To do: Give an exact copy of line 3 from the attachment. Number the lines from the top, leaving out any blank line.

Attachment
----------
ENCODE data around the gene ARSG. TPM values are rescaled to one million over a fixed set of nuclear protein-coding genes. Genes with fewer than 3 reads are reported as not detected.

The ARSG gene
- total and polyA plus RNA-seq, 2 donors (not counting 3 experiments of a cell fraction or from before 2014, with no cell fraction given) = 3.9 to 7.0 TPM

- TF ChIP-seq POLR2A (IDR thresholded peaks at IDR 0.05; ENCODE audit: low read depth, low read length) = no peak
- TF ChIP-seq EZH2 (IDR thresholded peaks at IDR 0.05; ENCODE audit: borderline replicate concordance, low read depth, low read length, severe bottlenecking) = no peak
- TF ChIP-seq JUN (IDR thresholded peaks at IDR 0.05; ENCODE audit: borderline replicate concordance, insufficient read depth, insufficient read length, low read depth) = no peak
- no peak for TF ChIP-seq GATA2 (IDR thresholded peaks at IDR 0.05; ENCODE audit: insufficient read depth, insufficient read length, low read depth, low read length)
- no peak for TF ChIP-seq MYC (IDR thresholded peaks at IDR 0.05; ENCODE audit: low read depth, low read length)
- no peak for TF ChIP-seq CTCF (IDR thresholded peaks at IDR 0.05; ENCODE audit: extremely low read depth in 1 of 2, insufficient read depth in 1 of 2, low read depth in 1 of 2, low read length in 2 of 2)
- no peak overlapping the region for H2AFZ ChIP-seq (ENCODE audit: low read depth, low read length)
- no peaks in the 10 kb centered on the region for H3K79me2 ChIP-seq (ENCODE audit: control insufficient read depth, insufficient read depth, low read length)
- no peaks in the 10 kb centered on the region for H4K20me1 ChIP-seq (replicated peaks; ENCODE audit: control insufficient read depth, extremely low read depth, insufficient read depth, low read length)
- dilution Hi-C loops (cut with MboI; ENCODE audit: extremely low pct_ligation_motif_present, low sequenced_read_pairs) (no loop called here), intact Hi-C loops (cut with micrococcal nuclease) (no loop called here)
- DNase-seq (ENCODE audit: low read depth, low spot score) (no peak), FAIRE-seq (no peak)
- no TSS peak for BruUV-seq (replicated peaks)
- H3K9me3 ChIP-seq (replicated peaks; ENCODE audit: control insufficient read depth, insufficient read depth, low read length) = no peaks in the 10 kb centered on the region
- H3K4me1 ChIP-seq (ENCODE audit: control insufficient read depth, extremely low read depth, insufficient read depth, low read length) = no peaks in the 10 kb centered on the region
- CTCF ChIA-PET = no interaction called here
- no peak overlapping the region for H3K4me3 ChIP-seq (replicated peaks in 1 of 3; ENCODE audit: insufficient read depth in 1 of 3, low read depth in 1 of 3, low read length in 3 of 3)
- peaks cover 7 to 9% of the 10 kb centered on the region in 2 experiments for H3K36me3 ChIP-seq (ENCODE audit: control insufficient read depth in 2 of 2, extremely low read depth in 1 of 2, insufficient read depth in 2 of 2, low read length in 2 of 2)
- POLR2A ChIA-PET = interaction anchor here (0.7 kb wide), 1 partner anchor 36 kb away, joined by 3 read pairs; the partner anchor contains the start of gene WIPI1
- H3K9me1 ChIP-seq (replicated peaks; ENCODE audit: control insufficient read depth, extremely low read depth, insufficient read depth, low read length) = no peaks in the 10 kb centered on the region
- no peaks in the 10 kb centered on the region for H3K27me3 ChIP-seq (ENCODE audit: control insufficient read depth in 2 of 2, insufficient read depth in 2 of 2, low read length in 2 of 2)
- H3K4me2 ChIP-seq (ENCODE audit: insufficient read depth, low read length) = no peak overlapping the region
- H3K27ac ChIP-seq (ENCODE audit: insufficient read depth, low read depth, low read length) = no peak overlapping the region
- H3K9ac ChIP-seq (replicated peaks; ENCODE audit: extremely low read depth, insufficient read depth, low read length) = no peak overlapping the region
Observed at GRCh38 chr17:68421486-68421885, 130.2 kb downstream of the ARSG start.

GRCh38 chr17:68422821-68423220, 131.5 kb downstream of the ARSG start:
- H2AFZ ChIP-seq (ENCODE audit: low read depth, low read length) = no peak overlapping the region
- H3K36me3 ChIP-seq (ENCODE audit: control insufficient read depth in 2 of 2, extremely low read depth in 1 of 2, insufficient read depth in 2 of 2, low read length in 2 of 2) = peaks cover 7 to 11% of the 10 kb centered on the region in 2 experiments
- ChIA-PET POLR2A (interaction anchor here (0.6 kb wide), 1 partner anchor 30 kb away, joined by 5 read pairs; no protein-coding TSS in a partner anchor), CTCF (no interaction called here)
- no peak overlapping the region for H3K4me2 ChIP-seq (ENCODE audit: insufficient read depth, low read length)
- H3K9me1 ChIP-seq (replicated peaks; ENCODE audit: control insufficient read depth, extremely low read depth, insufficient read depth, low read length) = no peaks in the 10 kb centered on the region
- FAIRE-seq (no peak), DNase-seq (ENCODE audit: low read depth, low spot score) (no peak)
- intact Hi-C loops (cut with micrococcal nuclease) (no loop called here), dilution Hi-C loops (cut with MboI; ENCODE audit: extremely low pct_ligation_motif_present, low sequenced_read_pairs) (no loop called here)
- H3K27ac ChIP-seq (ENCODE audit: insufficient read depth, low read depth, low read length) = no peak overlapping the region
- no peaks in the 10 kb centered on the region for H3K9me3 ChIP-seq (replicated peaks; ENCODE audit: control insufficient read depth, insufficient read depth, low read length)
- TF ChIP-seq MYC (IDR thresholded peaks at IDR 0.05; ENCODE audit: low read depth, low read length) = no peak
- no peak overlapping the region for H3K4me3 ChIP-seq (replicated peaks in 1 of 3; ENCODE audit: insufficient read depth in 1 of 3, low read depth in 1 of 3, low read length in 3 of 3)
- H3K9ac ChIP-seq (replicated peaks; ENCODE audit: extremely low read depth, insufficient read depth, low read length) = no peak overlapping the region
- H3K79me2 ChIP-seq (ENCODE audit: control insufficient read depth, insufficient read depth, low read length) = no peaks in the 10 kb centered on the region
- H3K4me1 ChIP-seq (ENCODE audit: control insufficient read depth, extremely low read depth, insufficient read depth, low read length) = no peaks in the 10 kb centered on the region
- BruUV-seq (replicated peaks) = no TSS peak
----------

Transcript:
- total and polyA plus RNA-seq, 2 donors (not counting 3 experiments of a cell fraction or from before 2014, with no cell fraction given) = 3.9 to 7.0 TPM